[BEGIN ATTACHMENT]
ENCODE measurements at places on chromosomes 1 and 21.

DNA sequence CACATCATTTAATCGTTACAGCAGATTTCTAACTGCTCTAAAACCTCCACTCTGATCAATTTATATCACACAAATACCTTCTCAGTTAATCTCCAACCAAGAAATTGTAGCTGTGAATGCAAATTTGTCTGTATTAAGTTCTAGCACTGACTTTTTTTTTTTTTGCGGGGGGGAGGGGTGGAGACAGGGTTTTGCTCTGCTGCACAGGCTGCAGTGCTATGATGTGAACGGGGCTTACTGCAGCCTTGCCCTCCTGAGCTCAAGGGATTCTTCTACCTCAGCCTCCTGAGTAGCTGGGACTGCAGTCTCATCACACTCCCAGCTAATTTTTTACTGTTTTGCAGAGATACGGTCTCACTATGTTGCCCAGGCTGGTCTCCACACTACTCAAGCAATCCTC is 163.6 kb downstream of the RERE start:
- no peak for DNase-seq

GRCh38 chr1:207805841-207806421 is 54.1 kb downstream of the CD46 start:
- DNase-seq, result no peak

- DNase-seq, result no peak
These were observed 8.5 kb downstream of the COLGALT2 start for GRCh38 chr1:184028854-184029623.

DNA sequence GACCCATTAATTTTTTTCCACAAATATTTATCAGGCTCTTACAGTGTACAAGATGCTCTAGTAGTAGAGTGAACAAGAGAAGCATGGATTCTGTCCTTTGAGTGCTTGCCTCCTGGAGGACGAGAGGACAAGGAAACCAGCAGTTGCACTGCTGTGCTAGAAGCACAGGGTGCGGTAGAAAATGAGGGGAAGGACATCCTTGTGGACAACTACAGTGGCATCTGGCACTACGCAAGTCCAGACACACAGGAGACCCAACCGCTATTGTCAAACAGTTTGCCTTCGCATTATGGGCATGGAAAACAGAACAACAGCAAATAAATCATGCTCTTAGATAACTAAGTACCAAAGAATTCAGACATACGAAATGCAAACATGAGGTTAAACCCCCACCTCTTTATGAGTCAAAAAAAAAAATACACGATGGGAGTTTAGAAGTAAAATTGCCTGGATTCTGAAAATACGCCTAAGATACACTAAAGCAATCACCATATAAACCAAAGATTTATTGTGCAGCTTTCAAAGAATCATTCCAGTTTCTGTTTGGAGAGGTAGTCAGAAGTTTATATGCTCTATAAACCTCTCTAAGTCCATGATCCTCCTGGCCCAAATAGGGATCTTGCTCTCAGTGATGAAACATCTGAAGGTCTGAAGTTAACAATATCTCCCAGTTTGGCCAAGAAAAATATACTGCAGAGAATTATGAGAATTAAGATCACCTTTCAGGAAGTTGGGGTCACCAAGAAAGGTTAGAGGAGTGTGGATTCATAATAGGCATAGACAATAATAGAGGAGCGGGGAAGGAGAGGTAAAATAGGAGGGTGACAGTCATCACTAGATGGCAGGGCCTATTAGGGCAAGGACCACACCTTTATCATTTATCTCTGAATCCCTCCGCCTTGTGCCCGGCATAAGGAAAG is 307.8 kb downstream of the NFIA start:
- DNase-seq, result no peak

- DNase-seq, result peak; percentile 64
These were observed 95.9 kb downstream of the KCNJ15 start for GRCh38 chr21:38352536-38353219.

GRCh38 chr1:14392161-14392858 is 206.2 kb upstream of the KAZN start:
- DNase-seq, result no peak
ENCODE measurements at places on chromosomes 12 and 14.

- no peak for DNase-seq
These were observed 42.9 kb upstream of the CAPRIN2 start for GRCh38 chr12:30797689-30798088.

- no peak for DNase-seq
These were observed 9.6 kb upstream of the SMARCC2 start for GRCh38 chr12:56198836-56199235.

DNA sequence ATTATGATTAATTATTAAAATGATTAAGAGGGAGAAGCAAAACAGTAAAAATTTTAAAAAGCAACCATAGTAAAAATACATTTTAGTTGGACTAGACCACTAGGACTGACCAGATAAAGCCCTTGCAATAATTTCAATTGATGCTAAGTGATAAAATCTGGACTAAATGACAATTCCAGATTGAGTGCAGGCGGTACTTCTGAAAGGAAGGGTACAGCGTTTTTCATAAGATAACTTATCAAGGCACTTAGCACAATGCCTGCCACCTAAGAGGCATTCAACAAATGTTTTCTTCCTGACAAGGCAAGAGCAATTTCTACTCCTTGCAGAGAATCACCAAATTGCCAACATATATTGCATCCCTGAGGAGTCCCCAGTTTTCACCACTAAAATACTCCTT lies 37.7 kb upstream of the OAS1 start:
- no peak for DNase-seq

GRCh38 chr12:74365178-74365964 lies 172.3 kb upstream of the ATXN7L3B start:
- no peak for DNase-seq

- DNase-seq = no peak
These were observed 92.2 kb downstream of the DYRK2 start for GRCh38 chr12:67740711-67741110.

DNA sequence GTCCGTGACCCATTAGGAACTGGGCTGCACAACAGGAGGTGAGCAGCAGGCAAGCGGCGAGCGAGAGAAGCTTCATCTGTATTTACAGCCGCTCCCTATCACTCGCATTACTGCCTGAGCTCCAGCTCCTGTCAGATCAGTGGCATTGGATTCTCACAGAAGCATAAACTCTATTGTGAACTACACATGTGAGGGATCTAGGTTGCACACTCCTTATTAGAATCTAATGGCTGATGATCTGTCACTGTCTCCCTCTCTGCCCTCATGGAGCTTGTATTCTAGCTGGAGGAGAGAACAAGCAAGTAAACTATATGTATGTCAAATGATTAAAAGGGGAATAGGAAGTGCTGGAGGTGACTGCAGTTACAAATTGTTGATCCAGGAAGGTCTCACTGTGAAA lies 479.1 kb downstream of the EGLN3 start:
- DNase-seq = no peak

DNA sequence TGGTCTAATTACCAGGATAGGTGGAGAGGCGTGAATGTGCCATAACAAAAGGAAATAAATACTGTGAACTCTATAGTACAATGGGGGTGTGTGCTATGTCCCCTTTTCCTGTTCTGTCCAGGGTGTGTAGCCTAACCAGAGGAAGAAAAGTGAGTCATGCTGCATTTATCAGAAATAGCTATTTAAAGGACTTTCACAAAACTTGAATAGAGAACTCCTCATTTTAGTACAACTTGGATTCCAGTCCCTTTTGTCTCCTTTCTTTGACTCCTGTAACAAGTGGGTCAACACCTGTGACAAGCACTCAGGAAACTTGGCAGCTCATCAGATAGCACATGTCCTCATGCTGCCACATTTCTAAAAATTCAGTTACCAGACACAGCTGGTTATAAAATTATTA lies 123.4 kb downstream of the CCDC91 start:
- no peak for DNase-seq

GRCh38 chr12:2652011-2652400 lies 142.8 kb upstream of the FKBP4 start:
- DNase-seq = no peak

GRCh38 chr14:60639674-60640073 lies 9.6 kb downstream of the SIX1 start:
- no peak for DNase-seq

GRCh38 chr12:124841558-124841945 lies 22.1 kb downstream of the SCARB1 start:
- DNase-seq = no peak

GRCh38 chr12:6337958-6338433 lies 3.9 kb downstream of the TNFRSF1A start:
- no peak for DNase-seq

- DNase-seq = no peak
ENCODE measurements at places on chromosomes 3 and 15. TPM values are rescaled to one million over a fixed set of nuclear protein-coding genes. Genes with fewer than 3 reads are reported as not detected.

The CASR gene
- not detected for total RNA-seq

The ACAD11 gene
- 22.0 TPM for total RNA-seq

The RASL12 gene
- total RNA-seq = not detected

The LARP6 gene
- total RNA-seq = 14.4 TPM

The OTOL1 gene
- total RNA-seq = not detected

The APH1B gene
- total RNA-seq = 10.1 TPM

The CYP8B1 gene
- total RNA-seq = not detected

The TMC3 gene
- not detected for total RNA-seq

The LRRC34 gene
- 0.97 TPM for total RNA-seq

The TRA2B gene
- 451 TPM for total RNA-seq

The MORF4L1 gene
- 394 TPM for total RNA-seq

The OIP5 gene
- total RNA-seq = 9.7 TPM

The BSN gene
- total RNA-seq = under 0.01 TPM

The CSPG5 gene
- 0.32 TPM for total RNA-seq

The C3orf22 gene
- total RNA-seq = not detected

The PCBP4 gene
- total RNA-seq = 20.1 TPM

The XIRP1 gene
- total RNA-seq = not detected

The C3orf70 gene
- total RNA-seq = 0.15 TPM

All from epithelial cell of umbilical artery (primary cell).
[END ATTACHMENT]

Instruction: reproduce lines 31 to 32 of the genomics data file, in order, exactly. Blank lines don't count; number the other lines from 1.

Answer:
GRCh38 chr14:60639674-60640073 lies 9.6 kb downstream of the SIX1 start:
- no peak for DNase-seq